Tissue specimens (2 × 2 mm) were washed with PBS and were directly fixed in Karnovsky (cold 2.5% glutaraldehyde and 2% formaldehyde) in 0.1 M sodium cacodylate buffer (pH 7.4) overnight at 4°C and postfixed in cold 1% osmium tetroxide in 0.1 M phosphate buffer (pH 7.4) for 1h at room temperature. The samples were dehydrated in graded acetone, passed through propylene oxide, and embedded in epoxy resin. Ultrathin sections were stained with gadolinium acetate and alkaline bismuth subnitrate and examined under a JEM 1010 electron microscope (Jeol, Tokyo, Japan) at 80 kV. Photomicrographs were taken with a MegaView III (Soft Imaging System, Muenster, Germany) digital camera connected with a personal computer with dedicated software (AnalySIS, Soft Imaging Software, Muenster, Germany) . Results of electron microscopy studies were compared with those obtained by analyzing 3 randomly selected wild-type (wt) PHEO (Table 1, ). To analyse the number of mitochondria, five cytoplasmic fields for each tumor were chosen at random and a count by point was performed .
2.6. Parents’ Genetic Analysis
Genetic analysis was later extended to patient’s mother and father who consented to be studied. After informed consent, genomic DNA was screened for directed research of the described KIF1Bβ mutations, using PCR and sequencing.
3.1. Mutation Analyses
NGS analysis of the 14 genes included in the panel revealed a novel germline, heterozygous missense mutation in the exon 38 of KIF1Bβ gene, causing the substitution of proline with leucine at position 1351 (c.4052C > T). The alteration was confirmed by Sanger sequencing and loss of heterozygosity (LOH) was detected in the tumor tissue (Figure 1, .
The analysis of variance by querying different databases, i.e., Clinvar and Intervar, allowed us to classify the variant as uncertain (or unknown) significance. We subsequently assessed the pathogenic potential of novel transvertion using VarSome, a powerful suite which simultaneously queries the main tools of in silico analysis (Table 2, [25, 26]). Finally, the effect of the mutation P1351L on the structure of the protein was also examined. 3D modeling was generated from the aa 480 up to the C-terminal of the protein (aa 1770) using I-TASSER, and 91% of the residues were modeled at an accuracy of >90% (Figure 2, ). A comparison between wt KIF1Bβ protein and mutant protein P1351L revealed an overlap of two kinase domains 1B (aa 799–846; aa 899–928) with a reduction of surface of about 34% (light blue). In addition, a rotation of the predicted DUF3694 domain (aa 1220–1366) probably related to the Kinasic domain stabilization (blue) was observed. Moreover, a delocalization of the Forkhead-associated (FHA) domain (aa 512–581) (green), essential for the nuclear localization of the protein, was also observed. The results have been fully confirmed by gene ontology analysis derived from COACH. In particular, a possible cytosolic accumulation of the protein, a loss of microtubule function with consequent displacement of cytoplasmic organelles mainly of mitochondria, and a loss of cell motility during the formation of the central nervous system (CNS) were predicted.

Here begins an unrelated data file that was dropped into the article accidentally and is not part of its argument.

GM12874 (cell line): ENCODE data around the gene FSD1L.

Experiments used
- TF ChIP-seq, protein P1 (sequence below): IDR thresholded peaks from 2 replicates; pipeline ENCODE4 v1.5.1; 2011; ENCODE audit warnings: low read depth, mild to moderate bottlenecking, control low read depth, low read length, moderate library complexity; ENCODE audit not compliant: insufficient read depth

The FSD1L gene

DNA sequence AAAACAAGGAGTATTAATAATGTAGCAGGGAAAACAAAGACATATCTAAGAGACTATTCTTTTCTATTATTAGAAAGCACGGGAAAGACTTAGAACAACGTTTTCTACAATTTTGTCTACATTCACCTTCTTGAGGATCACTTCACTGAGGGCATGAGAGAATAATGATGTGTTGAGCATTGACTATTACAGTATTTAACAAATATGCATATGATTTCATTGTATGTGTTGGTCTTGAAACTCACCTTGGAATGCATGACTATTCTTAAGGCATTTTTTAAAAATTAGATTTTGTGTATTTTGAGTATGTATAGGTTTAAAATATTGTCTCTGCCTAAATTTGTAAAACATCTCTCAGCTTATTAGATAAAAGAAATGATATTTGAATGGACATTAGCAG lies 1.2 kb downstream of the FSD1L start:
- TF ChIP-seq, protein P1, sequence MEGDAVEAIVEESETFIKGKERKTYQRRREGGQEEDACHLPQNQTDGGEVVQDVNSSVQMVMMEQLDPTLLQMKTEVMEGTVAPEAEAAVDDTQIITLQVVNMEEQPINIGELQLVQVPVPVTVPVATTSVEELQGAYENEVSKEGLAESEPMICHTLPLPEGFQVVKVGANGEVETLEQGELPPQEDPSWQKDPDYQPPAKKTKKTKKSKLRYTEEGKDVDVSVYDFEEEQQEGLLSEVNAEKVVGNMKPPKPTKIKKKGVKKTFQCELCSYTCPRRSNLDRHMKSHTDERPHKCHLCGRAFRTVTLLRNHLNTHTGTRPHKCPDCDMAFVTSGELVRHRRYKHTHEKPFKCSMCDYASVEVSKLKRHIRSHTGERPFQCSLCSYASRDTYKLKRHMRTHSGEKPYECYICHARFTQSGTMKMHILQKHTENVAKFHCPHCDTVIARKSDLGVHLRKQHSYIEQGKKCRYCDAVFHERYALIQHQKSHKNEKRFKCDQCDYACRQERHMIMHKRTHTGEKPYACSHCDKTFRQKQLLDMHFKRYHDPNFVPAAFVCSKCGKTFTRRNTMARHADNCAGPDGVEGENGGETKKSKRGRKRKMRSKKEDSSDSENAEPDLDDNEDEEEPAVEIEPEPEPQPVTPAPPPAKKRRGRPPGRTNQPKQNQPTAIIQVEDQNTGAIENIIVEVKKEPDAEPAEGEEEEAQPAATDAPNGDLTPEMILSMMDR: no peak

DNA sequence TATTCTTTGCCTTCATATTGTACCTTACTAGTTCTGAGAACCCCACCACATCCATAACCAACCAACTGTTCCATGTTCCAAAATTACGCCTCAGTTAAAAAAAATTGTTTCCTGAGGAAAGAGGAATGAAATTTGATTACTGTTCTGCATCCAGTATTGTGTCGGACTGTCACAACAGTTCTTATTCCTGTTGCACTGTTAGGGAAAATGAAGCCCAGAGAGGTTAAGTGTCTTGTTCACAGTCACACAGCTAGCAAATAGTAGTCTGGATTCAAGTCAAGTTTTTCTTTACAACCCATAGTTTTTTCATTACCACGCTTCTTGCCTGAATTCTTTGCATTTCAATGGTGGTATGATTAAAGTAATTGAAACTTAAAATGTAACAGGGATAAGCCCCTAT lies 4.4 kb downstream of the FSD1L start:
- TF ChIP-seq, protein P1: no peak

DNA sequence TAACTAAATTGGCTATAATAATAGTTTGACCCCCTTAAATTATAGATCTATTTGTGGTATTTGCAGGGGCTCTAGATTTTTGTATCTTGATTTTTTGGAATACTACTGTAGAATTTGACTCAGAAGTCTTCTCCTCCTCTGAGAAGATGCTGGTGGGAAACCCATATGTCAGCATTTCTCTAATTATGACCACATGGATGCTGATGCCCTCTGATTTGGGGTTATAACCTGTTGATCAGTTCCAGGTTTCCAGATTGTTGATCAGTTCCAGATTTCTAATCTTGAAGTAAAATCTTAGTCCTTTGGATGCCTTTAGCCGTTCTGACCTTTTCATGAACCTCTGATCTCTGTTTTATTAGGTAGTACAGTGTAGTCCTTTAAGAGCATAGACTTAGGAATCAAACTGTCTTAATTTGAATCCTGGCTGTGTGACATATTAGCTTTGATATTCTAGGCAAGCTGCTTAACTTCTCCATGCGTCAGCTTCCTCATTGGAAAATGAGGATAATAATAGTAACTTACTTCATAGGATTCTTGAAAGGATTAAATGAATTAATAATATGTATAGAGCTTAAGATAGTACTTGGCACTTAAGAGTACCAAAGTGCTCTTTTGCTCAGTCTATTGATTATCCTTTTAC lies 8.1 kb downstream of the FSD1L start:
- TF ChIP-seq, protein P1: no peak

3.2. Genetic Family Analysis
We found the same KIF1Bβ mutation in the father. He performed a CT scan and measurement of urinary metanephrines that were both negative.
3.3. Mitochondrial Status
Since KIF1Bβ is involved in the regulation of mitochondrial fission and apoptosis [8, 9] we assessed in tumor specimens the number and ultrastructure of mitochondria by electron microscopy as well as the proliferative index.
Ultrastructural examination of the tumor specimens bearing the KIF1Bβ gene mutation revealed the presence of several swollen mitochondria with disrupted cristae and cleared matrix. Numerous autophagic vacuoles were also observed, some of which contained mitochondrial remnants (Figures 3(a)–3(b), ). By comparison, such abnormalities were not observed in a specimen of wt tumors (Figure 3(c), ). Moreover, performing the count by point of the mitochondria, we observed that the number of these organelles was almost two folds higher in KIF1Bβ-mutated tumor than in the nonmutated pheochromocytoma specimens (20.5 ± 2.1 and 10.4 ± 2.0 mitochondria/field, respectively).
4.1. Role of KIF1Bβ
KIF1Bβ gene variants have been associated to the development of neural and nonneural tumors . Germline KIF1Bβ variants have been rarely reported in patients with PHEO, while somatic variants have been more frequently found in tumor tissues.
The pathogenic mechanisms by which KIF1Bβ mutations cause the occurrence of neural and nonneural neoplasms are only partially known. Global transcription analysis of KIF1Bβ -mutant PHEO revealed that these tumors are transcriptionally related to RET- and NF1-mutated PHEO (Cluster 2) but independent from SDH- and VHL-associated tumors (Cluster 1). Furthermore, KIF1Bβ -mutant tumors are uniquely enriched for pathways related to glutamate metabolism and the oxidative stress response . Additionally, kinesin KIF1Bβ acts downstream to prolyl hydroxylase to induce apoptosis; therefore, germline alterations compromising KIF1Bβ functions allow certain neuronal progenitor cells to escape the developmental culling . Not all the KIF1Bβ-related tumors are associated with LOH, thus suggesting haploinsufficiency or epigenetic silencing of the wt allele in some tumors .